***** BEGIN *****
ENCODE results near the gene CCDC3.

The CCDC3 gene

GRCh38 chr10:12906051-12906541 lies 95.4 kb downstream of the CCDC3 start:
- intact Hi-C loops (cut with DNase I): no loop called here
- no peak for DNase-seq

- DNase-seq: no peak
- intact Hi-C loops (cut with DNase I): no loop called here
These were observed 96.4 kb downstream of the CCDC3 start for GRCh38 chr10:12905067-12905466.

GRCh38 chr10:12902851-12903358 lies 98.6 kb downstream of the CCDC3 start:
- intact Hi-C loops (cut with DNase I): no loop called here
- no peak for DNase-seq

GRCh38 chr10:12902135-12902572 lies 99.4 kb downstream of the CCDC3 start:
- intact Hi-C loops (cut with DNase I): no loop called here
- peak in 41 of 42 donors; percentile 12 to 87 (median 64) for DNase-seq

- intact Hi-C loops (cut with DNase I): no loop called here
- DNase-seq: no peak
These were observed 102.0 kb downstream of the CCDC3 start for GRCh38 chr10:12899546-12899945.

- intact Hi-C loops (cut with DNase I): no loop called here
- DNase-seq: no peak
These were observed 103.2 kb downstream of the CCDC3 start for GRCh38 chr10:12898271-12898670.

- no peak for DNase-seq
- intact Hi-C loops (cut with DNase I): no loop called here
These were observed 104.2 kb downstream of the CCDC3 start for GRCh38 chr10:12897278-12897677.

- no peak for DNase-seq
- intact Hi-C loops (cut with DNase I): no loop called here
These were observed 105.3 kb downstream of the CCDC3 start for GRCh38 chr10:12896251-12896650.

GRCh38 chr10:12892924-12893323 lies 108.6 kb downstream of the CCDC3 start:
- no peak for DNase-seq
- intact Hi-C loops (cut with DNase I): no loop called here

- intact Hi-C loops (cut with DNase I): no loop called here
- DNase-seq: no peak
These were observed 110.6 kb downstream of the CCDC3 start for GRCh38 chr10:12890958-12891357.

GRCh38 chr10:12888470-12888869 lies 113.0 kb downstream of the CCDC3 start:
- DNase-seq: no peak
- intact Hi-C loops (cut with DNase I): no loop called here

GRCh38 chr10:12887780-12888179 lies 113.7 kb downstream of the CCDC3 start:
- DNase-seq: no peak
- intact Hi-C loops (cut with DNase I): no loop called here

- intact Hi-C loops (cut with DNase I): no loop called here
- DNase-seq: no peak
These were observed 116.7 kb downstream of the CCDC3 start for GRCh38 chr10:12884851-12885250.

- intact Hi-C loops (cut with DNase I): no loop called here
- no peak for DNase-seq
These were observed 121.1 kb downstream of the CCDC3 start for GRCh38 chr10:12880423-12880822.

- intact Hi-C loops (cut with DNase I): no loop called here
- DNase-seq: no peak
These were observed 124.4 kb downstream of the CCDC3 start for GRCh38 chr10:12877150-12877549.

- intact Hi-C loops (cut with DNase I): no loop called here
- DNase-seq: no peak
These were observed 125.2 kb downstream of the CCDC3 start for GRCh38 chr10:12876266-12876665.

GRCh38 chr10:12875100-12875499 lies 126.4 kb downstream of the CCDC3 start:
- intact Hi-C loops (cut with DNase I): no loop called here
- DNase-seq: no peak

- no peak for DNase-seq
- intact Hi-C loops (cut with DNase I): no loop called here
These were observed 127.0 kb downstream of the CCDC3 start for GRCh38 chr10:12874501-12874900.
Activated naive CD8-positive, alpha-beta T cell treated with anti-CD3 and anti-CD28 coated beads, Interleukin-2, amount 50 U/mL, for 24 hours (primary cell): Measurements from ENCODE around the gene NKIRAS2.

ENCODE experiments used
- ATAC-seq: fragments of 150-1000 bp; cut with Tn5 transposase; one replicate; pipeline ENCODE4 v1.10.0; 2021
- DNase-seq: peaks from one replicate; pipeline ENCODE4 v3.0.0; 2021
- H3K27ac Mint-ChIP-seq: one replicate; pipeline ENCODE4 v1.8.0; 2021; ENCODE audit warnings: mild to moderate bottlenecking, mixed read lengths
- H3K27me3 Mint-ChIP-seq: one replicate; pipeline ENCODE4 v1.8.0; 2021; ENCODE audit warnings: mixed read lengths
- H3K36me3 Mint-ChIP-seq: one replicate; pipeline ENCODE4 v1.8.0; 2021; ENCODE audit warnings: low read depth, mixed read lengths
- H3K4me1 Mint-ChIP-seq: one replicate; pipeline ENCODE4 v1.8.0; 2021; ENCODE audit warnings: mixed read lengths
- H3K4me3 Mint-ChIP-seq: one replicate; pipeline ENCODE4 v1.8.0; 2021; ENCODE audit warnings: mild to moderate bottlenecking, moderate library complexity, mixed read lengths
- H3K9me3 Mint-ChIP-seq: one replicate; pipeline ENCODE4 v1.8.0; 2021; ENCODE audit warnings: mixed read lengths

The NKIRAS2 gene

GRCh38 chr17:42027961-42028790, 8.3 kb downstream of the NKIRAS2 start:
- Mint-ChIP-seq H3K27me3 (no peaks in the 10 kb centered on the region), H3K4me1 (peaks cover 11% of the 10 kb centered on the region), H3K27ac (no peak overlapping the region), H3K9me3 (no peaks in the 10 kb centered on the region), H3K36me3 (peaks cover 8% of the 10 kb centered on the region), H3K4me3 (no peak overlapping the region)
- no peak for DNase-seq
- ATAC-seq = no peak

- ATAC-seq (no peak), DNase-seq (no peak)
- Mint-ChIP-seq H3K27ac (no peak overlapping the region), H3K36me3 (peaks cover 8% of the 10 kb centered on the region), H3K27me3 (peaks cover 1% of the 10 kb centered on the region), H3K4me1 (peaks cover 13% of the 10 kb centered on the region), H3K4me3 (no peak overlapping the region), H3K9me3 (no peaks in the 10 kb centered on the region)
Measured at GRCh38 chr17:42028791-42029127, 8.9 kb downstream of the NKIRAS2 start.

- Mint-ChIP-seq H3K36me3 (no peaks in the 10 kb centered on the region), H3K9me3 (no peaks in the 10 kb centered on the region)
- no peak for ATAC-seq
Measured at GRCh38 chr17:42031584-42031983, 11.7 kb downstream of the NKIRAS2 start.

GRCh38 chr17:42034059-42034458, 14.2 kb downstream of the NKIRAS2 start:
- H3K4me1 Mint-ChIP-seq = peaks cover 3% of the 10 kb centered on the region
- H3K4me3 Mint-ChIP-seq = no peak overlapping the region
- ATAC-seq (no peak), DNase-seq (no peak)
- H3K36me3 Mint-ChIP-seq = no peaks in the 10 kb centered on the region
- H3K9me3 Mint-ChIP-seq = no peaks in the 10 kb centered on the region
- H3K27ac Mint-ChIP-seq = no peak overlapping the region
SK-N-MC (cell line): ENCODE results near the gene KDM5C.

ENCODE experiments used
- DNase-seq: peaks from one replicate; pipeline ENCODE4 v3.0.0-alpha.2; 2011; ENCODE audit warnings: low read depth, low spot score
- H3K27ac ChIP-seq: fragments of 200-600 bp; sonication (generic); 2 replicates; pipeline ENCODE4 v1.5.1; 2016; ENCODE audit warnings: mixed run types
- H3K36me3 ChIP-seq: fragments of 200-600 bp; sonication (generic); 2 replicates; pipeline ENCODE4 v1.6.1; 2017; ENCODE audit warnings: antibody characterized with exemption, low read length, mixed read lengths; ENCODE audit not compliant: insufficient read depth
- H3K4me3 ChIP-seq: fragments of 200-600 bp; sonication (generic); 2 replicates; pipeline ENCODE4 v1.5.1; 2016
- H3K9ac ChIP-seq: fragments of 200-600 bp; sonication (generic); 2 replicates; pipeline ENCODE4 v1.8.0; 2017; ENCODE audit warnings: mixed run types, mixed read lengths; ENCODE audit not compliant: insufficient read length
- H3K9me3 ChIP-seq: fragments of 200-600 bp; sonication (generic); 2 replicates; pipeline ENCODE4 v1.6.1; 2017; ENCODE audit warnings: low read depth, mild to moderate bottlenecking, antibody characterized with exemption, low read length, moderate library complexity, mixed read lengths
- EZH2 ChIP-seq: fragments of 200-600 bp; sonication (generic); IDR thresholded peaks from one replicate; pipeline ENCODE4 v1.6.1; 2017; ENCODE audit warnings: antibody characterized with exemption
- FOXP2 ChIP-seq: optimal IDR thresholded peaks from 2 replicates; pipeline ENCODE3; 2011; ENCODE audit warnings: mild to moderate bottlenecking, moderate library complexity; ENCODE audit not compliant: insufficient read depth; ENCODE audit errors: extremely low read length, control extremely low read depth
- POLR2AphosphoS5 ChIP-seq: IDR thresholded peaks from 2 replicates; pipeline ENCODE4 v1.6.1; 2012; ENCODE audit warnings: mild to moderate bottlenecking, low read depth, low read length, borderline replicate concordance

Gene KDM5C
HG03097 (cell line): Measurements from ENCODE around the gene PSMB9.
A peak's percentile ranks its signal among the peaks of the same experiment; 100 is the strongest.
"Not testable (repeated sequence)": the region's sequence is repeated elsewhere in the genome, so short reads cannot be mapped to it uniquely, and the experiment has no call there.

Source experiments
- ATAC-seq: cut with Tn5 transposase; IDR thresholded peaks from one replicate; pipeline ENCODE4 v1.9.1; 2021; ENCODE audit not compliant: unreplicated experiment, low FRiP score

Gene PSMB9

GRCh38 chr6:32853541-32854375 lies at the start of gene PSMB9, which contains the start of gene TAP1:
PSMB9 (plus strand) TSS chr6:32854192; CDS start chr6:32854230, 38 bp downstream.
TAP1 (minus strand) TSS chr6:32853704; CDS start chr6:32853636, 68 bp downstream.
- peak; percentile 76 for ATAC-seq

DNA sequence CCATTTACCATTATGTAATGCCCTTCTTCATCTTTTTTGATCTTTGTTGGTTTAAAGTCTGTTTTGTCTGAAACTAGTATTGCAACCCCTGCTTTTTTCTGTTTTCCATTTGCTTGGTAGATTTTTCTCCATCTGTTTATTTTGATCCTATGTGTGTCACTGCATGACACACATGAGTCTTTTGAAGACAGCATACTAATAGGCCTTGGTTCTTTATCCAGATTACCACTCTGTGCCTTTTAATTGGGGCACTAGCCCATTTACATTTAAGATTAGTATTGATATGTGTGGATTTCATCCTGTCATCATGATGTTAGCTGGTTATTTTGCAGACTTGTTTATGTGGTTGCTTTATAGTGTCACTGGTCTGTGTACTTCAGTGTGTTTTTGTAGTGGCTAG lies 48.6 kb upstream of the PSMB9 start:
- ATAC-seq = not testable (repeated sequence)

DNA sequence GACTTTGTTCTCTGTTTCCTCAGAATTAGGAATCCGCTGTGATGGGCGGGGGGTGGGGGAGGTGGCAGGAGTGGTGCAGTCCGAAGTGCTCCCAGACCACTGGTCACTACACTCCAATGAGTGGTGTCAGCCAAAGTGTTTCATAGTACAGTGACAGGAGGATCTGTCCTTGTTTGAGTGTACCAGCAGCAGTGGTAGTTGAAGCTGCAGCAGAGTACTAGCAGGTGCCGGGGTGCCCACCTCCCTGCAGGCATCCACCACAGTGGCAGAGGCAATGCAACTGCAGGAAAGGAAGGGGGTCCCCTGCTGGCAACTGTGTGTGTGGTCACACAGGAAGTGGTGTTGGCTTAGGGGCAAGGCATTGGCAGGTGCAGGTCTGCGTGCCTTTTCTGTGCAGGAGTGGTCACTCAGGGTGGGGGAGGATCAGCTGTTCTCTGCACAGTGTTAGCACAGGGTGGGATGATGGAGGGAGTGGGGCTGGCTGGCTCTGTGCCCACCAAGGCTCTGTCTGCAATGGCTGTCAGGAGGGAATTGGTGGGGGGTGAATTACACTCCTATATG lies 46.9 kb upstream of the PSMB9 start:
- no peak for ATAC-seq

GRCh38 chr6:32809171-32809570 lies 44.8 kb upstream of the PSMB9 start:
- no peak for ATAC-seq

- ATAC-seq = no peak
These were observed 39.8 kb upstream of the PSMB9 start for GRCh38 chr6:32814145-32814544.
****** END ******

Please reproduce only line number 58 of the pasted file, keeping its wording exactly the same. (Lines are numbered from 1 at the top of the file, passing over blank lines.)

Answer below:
ENCODE experiments used